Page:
The mere fact of combining the science of mathematics with the visceral power of live theater gives "Proof" an advantage. It is not every day – it is hardly any day – that one comes across a serious play that relies on math jokes to lighten the mood.
But 15 years in since it won its Pulitzer and Tony Award, "Proof" doesn't need to prove its credentials. What it needs are actors who appreciate playwright David Auburn's intelligent script, and who realize that, as in a carefully constructed mathematical formula, success lies in getting the details just right.
Happily, that is what we get from the "Proof" now playing on the 710 Main Theatre stage. Opening night we saw a cast that not only knew its lines and hit its marks, but also one that felt believably rooted in the strained but loving family dynamic that Auburn designed so well.
Robert (David Hayes) is the brilliant father who astounded the mathematical world as a young man with his groundbreaking work – work he accomplished well before his brain betrayed him and he was overcome by mental illness. Most of the play takes place after Robert's sudden death.
Catherine (Marissa Biondolillo) is the daughter who gave up her own dreams to take care of her father. She shares his passion for numbers but fears she also may share his fate. With his death, she has lost the anchor that held her back but that also kept her from spinning off adrift.
Claire (Tracy Snyder) is the sister who didn’t stay. Unlike Catherine, she doesn't understand her father's genius. But though she left, she didn’t abandon them. Successful in the "real world," she paid the bills while Catherine did the caretaking.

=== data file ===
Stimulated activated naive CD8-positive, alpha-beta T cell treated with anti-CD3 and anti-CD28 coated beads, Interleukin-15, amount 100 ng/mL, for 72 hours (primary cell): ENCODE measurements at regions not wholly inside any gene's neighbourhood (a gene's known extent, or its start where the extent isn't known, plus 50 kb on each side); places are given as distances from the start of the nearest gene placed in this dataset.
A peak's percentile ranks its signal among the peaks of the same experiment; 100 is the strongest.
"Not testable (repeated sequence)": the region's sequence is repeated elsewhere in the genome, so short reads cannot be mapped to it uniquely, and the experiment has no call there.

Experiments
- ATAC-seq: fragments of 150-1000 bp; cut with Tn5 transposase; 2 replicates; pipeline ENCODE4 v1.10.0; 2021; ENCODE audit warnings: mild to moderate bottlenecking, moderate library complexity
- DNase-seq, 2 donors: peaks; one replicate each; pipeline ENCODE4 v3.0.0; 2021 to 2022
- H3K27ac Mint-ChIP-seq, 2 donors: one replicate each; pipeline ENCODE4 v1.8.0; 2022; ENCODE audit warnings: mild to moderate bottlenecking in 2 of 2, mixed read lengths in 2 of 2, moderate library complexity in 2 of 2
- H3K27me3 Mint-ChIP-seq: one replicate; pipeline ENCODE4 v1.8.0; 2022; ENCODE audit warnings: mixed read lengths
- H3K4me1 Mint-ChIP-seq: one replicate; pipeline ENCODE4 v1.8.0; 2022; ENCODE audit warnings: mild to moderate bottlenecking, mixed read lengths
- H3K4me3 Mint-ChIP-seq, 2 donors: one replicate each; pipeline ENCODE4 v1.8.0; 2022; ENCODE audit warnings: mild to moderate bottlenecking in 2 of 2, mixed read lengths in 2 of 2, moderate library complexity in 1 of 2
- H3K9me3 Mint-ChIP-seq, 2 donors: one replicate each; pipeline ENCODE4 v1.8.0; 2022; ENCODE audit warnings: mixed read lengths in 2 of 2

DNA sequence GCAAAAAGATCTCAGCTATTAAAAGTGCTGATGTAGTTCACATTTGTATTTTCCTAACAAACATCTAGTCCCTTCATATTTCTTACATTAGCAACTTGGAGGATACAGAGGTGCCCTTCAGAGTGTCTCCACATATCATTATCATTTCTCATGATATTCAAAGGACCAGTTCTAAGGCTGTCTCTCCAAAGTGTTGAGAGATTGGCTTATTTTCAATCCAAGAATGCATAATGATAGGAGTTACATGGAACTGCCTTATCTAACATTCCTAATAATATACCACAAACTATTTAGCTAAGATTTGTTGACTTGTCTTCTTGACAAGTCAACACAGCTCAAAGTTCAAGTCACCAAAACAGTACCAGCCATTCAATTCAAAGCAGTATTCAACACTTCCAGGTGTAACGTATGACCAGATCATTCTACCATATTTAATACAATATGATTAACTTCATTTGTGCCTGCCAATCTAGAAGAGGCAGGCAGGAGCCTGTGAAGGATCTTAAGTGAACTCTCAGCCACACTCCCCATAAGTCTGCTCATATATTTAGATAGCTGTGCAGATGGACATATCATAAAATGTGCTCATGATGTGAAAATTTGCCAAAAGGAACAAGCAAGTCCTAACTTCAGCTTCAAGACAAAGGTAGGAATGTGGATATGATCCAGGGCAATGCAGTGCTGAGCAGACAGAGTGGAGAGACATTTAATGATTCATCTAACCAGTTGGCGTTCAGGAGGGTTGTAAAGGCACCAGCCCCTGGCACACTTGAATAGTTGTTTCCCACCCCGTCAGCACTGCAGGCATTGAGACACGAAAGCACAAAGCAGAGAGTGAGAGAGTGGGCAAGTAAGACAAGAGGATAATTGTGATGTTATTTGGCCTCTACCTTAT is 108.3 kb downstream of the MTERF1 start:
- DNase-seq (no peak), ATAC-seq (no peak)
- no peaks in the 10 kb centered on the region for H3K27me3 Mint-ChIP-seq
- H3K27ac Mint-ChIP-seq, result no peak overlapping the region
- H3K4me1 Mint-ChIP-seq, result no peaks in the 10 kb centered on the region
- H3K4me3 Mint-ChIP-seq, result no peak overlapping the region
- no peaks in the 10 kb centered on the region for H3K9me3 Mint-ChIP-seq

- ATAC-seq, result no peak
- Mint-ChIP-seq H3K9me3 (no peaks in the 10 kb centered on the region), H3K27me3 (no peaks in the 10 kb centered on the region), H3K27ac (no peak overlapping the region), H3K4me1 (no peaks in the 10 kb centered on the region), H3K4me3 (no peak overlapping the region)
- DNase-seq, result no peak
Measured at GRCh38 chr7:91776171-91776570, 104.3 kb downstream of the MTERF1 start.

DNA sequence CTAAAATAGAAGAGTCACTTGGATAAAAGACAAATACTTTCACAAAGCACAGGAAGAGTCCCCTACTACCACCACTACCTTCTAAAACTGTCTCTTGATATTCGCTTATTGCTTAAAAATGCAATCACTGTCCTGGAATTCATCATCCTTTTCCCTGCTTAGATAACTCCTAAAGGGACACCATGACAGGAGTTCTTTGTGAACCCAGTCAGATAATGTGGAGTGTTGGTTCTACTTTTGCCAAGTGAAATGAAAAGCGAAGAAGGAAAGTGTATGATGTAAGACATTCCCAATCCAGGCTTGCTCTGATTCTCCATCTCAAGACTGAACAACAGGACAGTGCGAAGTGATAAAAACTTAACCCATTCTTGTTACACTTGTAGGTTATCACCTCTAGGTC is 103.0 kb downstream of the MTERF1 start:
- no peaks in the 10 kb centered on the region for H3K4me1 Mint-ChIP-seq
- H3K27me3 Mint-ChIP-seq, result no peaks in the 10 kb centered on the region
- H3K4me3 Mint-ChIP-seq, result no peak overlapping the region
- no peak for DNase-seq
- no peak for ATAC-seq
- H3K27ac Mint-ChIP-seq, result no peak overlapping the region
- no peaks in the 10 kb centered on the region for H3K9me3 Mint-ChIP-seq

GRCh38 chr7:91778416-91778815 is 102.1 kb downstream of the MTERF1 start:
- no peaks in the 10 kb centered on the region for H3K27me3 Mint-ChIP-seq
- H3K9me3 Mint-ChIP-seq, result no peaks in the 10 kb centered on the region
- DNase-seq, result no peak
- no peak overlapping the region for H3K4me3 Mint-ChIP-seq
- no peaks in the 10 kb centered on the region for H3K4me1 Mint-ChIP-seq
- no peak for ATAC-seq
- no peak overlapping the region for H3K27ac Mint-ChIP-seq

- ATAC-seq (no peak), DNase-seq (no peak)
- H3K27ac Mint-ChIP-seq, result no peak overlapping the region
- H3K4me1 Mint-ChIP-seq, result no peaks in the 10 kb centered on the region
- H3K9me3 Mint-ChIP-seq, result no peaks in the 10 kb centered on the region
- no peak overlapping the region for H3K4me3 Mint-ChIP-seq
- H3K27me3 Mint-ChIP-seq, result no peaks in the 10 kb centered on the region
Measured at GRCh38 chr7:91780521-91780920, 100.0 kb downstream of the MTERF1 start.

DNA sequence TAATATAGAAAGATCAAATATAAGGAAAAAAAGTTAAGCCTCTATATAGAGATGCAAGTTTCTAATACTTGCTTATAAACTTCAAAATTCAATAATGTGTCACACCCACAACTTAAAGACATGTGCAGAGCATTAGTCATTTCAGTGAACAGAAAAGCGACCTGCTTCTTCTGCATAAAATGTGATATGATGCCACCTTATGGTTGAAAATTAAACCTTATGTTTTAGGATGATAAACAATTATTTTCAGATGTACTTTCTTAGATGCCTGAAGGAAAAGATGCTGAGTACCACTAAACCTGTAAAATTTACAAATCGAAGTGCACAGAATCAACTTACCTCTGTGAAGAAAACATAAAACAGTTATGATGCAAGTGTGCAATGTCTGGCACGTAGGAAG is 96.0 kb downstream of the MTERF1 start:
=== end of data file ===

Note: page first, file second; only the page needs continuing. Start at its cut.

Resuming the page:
Hal (Sean Marciniak) is the variable in the equation, a former student and protégé of Robert's. He is hoping that hidden somewhere in Robert's hundreds of notebooks, filled with the incoherent scribblings of a graphomaniac, there could be a treasure of mathematical discovery.
Among them, the four represent an astounding spectrum of psychological conditions, deftly handled and cleverly delivered by the cast, who all seem to know better than to overplay their hands.
Biondolillo tosses out Catherine's sharp comebacks with spontaneous flair when she feels challenged by the over-attentiveness of Hal and her sister.
Snyder is perfectly exasperated as Tracy, the family problem-solver who candidly admits she has virtually no understanding of the kinds of (mathematical) problems that fill the minds of her father and sister. The character could easily be unlikeable, but Snyder keeps her grounded and human, not allowing her longing for a normal life to seem selfish or uncaring.
Marciniak brings to Hal a terrific sense of timing, honed on the stand-up stage, that translates into an appealing nerdiness. While Hal has his own aspirations, they don't overshadow his respect for his mentor or what turns out to be a hidden affection for Catherine.
The emotional forces come to a head after Robert's death, when Hal discovers in one of the notebooks the grail he has been seeking, the solution – the proof -- to a mathematical puzzle that has defied mathematicians since there have been mathematicians.
One unbelievable proof quickly turns into another when questions arise over who actually came up with the long-sought solution. Suddenly the characters' positions pivot from caring to condescension and worse. Hal, who worried he was over the hill at age 28, because math is a young person's game, suddenly doubts whether a younger and female person would be capable of such a thing.
Where's the proof?
The production, from Buffalo Laboratory Theatre, is the sum of a wealth of perfect details: Hayes almost losing control of his own hands during an episode when it is really his mind he can't control; Snyder making the most perfect little "whatever that is" shrug when she mentions vegetarian chili; Biondolillo tosses up her arms in a tiny jump of victory when proven right in a mundane argument; and Marciniak trying to fudge the details about a math nerds band that he also happens to be in.
Fast-moving, heart-felt and just funny enough, this is a "Proof" that stands well on its own.
3 stars (out of four)
Presented by Buffalo Laboratory Theatre at 710 Main through April 2.
A young woman is haunted by her father's success, his fate and his ghost when a ground-breaking mathematical discovery raises even more theories of what she may have inherited from him.